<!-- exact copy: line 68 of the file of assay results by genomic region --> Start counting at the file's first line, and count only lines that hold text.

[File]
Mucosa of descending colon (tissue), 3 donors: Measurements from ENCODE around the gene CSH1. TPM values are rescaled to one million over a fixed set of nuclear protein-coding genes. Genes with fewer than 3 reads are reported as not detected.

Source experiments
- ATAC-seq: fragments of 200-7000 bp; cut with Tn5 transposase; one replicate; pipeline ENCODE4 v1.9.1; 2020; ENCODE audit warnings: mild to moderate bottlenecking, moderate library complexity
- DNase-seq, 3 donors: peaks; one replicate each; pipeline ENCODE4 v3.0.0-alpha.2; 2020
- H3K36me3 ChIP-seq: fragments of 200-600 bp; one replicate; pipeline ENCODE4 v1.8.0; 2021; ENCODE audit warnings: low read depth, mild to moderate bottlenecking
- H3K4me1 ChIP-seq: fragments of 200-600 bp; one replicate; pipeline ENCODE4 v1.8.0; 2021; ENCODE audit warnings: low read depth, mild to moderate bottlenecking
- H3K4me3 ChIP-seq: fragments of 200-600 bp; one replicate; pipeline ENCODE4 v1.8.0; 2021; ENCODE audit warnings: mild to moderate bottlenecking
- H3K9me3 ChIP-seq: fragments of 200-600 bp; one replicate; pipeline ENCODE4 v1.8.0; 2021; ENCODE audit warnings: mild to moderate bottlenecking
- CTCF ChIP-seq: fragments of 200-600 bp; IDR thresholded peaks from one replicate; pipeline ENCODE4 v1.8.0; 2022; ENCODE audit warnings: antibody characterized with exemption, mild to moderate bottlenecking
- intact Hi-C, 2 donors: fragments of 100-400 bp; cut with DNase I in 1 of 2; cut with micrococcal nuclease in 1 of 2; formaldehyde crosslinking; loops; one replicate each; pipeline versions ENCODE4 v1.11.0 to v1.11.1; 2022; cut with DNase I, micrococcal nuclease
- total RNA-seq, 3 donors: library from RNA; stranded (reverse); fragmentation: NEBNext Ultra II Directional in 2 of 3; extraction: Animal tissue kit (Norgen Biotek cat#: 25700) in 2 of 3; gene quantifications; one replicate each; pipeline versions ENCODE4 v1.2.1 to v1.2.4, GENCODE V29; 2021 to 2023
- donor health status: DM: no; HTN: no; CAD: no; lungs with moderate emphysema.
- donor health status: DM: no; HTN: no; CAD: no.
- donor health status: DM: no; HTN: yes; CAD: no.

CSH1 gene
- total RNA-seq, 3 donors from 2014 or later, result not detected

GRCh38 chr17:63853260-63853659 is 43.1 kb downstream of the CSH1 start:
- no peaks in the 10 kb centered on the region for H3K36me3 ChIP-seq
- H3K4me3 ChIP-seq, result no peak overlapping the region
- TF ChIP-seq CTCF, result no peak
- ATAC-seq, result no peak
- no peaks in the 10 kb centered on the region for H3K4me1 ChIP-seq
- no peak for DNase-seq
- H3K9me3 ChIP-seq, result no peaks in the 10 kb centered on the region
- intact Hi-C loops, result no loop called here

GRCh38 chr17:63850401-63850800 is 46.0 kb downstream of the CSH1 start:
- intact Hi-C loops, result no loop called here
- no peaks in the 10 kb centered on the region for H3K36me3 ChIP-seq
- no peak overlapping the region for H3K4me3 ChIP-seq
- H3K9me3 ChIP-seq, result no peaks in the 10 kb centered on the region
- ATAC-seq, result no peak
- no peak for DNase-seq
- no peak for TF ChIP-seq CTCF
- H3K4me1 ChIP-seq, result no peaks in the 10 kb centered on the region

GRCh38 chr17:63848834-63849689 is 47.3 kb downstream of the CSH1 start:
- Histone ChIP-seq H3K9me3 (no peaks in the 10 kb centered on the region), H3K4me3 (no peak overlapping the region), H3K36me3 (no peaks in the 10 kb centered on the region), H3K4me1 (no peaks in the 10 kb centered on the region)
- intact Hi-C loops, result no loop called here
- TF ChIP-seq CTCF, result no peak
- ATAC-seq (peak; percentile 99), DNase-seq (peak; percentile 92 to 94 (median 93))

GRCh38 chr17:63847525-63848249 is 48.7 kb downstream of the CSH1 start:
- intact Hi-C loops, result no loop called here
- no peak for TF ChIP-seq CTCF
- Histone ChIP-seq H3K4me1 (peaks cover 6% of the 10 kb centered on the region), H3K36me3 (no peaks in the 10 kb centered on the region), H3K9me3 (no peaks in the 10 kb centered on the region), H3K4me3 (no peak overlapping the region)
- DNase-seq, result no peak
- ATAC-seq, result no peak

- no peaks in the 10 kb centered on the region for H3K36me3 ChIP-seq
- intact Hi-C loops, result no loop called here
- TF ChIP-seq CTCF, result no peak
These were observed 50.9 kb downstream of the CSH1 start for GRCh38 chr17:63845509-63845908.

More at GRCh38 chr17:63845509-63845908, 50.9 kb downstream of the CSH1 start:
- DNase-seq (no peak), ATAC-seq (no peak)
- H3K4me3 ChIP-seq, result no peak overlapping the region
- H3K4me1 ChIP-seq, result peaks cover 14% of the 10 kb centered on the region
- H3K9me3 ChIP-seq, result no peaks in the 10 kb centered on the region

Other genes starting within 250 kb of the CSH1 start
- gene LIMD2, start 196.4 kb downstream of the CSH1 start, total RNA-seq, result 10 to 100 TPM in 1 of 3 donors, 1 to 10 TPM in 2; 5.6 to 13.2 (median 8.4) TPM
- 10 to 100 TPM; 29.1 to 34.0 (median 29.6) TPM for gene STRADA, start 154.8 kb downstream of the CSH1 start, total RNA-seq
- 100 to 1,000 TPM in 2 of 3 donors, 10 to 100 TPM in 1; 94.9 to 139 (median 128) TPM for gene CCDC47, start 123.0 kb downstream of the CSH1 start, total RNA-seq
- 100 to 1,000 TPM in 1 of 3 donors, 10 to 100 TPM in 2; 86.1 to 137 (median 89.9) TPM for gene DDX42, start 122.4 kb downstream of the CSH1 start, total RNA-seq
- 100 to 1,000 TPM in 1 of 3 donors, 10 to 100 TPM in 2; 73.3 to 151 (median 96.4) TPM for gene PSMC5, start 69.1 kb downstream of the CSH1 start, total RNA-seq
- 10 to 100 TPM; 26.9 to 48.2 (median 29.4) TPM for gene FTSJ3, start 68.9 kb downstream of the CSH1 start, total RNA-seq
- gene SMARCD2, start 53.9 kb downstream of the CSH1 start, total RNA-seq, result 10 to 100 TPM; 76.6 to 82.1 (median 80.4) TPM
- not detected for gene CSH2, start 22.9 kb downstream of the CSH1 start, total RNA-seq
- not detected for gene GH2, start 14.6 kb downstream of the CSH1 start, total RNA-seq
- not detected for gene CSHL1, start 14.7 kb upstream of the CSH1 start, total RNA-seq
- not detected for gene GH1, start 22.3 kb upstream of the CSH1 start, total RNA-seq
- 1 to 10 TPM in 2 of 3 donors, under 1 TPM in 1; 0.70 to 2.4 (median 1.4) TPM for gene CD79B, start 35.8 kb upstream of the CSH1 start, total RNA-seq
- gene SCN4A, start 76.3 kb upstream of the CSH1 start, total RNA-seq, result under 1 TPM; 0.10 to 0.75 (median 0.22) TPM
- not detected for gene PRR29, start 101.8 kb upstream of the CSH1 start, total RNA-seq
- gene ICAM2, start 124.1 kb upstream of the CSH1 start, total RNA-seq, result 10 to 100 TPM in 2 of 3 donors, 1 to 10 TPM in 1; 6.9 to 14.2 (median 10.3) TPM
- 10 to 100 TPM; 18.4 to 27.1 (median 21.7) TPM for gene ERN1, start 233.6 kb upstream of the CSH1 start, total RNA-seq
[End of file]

- gene SCN4A, start 76.3 kb upstream of the CSH1 start, total RNA-seq, result under 1 TPM; 0.10 to 0.75 (median 0.22) TPM